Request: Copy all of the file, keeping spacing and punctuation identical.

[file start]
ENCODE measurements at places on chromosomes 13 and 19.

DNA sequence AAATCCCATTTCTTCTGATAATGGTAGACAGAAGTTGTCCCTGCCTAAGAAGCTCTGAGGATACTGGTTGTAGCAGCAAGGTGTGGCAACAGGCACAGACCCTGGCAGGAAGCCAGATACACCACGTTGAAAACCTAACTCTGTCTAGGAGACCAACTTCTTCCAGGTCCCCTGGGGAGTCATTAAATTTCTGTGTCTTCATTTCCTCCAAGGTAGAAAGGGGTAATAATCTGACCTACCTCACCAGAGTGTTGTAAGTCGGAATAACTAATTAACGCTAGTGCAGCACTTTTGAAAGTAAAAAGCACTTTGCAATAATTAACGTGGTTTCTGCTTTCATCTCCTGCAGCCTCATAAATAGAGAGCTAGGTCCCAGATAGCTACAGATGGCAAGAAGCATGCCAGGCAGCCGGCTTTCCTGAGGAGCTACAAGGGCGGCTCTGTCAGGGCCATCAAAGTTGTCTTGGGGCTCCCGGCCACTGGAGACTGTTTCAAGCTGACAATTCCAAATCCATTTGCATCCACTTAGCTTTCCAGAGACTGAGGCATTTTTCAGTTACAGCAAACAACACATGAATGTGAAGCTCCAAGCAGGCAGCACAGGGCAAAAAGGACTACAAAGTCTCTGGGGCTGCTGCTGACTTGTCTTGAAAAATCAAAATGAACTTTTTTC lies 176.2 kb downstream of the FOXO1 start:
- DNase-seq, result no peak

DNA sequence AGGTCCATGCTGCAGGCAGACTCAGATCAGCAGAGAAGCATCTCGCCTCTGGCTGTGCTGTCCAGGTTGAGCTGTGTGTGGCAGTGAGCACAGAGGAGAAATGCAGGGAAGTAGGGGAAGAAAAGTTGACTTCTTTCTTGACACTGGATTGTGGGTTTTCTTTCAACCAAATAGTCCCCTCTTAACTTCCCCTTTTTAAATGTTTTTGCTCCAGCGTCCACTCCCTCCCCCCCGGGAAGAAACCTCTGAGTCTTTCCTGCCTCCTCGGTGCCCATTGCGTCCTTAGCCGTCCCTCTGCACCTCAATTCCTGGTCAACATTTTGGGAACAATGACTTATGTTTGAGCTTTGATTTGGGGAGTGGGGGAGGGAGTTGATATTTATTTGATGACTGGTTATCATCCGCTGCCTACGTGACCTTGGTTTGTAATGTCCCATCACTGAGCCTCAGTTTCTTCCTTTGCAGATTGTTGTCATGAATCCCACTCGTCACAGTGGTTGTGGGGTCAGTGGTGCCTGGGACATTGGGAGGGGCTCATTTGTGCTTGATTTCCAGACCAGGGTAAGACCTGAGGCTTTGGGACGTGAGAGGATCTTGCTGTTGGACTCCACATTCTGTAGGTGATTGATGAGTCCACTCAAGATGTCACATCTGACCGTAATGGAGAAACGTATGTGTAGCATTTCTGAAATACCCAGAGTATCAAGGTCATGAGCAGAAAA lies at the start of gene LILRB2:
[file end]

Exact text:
ENCODE measurements at places on chromosomes 13 and 19.

DNA sequence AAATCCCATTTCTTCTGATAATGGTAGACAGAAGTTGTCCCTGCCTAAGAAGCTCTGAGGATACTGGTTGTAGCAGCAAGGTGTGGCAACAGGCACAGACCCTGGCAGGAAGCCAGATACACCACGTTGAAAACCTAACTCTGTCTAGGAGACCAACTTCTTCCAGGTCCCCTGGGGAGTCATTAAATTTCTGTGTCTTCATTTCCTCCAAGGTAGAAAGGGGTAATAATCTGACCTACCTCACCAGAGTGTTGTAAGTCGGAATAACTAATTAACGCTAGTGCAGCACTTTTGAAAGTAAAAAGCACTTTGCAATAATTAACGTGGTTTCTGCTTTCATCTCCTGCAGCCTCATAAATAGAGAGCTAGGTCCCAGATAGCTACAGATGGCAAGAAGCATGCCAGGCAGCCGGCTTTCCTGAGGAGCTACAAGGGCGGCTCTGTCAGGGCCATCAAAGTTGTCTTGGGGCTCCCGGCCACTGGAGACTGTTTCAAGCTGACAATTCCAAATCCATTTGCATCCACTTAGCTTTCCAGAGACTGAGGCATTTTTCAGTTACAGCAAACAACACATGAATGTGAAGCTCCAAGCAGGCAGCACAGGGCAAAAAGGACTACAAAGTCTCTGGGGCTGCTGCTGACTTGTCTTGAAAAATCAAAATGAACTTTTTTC lies 176.2 kb downstream of the FOXO1 start:
- DNase-seq, result no peak

DNA sequence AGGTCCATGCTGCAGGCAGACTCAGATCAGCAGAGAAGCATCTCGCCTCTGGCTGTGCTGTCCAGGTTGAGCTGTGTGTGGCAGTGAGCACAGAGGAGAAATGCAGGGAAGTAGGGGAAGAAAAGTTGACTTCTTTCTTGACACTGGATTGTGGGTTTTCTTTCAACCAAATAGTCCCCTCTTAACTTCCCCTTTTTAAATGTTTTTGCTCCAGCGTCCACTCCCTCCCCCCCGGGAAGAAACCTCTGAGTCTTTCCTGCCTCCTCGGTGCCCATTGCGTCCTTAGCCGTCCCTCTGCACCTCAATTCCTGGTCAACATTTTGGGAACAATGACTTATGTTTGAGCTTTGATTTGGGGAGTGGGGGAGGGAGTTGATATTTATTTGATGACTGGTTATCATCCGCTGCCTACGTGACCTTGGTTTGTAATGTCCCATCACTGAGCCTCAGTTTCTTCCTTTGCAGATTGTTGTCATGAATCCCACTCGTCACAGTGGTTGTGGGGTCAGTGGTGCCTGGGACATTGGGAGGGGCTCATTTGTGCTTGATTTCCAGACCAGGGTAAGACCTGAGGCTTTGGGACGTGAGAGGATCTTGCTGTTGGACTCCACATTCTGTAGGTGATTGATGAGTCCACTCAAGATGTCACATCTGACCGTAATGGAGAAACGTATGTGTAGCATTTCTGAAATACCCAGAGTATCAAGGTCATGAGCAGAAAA lies at the start of gene LILRB2: